Quizlet Teacher account – worth it? is a post from ELT PLanning. I’m adding it to The Best Sites That Students Can Use Independently And Let Teachers Check On Progress – the post also discusses having students use it as a creation tool.

May 26, 2017
by Larry Ferlazzo
0 comments

How My ELL Students Used Padlet To Create A “Picture Data Set”

I write a lot about the different ways I use inductive teaching and learning with both English Language Learners and English-proficient students (see The Best Resources About Inductive Learning & Teaching). It’s an extremely versatile instructional strategy that promotes higher-order thinking.

Inductive teaching and learning often involves categorizing, and Padlet is a perfect online tool for that purpose.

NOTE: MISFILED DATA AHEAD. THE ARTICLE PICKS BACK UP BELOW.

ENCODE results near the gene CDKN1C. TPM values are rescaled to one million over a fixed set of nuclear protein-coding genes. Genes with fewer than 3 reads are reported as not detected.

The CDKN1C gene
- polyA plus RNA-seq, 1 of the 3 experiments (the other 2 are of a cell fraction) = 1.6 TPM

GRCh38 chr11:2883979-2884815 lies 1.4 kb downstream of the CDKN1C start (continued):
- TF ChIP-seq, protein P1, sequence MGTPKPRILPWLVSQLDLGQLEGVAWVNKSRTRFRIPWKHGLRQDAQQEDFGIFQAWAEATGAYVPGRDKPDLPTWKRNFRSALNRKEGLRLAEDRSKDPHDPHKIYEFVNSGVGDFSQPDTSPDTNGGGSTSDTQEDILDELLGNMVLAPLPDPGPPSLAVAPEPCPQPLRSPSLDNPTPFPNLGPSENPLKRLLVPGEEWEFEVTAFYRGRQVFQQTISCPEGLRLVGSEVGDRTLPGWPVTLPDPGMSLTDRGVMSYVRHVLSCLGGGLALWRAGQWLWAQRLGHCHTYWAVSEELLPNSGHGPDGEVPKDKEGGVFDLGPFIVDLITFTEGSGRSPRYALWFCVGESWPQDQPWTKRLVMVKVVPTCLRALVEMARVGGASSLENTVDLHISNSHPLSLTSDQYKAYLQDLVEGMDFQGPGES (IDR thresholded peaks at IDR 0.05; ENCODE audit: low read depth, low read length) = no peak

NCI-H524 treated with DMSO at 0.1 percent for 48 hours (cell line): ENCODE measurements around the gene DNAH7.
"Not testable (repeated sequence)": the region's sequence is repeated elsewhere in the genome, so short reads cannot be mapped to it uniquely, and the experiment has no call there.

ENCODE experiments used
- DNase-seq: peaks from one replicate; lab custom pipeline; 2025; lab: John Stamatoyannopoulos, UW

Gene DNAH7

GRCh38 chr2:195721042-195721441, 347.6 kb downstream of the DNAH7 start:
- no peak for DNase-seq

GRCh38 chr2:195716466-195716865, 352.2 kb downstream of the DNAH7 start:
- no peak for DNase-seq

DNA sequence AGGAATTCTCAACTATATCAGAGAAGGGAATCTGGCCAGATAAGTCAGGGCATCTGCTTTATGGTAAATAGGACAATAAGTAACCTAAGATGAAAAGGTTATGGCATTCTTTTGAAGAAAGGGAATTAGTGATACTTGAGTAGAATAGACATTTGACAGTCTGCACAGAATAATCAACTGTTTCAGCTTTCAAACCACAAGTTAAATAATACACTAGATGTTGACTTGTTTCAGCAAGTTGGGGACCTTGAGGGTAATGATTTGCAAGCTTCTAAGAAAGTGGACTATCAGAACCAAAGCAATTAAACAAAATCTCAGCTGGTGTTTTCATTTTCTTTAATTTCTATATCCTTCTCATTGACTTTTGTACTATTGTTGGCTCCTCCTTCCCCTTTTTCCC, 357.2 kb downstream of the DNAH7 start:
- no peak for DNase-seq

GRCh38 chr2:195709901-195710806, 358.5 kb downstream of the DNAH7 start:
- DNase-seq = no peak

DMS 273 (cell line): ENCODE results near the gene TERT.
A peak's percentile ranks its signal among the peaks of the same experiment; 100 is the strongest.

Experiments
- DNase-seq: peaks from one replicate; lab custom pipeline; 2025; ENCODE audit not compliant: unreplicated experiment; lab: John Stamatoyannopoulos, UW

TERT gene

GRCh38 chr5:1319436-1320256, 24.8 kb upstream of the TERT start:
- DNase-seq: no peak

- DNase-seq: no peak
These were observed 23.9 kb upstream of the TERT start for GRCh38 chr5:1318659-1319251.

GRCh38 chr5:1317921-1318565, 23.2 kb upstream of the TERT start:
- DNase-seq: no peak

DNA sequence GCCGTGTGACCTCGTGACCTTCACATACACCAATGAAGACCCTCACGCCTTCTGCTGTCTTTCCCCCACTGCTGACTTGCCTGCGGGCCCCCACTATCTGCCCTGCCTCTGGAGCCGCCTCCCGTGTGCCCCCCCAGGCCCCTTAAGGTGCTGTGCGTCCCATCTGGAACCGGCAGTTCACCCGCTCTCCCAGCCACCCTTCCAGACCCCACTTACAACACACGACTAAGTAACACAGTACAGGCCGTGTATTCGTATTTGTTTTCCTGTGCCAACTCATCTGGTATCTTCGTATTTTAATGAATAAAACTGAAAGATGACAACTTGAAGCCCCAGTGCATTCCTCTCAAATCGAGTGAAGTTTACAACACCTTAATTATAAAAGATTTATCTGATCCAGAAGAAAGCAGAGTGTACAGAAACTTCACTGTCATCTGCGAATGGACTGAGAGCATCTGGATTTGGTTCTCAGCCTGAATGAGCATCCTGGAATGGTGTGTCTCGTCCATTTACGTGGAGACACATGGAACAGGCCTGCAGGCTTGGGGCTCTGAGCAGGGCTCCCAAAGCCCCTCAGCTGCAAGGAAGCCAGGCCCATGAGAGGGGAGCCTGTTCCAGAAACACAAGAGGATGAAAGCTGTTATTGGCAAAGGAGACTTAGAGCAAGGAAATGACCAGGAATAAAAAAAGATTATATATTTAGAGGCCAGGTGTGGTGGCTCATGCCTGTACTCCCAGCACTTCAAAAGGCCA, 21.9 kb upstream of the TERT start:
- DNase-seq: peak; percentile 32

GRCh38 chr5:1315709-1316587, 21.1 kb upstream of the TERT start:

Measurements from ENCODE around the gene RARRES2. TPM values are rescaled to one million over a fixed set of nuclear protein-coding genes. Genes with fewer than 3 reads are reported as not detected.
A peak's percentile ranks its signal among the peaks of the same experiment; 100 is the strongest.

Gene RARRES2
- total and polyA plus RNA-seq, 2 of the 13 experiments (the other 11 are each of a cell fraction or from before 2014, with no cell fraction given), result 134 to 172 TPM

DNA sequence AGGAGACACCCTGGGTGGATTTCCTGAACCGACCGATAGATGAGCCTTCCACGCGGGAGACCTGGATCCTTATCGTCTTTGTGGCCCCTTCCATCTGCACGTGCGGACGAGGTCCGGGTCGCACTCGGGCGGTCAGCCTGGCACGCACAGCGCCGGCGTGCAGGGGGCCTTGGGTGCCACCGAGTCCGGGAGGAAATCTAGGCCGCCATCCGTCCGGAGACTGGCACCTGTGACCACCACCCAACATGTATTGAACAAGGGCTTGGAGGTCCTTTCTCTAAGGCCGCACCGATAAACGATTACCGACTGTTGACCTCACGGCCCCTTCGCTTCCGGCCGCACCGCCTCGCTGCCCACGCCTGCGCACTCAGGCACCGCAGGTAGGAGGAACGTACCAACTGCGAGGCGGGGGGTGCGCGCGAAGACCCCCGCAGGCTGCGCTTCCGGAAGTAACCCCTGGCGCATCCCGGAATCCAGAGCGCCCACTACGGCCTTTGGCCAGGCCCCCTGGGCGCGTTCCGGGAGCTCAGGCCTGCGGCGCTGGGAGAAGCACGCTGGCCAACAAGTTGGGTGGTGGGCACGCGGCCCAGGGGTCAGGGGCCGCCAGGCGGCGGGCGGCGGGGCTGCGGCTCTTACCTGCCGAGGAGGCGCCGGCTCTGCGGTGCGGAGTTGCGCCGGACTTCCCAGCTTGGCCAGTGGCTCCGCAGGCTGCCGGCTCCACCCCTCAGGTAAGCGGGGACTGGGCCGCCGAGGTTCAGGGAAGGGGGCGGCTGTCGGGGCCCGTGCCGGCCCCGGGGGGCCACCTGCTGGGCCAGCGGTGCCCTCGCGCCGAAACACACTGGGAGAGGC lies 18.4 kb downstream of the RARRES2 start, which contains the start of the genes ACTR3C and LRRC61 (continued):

I’ve previously described in detail how my ELL students used it to learn about food vocabulary (see Web 2.0 Tools For Beginning English Language Learners – “Padlet”).

Today, we began using it as part of our study of “signs” (by the way, the “Shelf” template works best). After doing some preliminary categorization in the classroom where we identified the primary categories of “labels/names; warnings; information; and instructions,” we went to the library and students began to expand their knowledge of signs by searching for Web images and put them on Padlets. Today, I only had four students begin to create them – they’ll teach other students on Tuesday. In addition to creating these categorized “Picture Data Sets,” they will also add a text description explaining the purpose of each sign.

Here’s the beginning of one:

Made with Padlet

You can see more here on our class blog.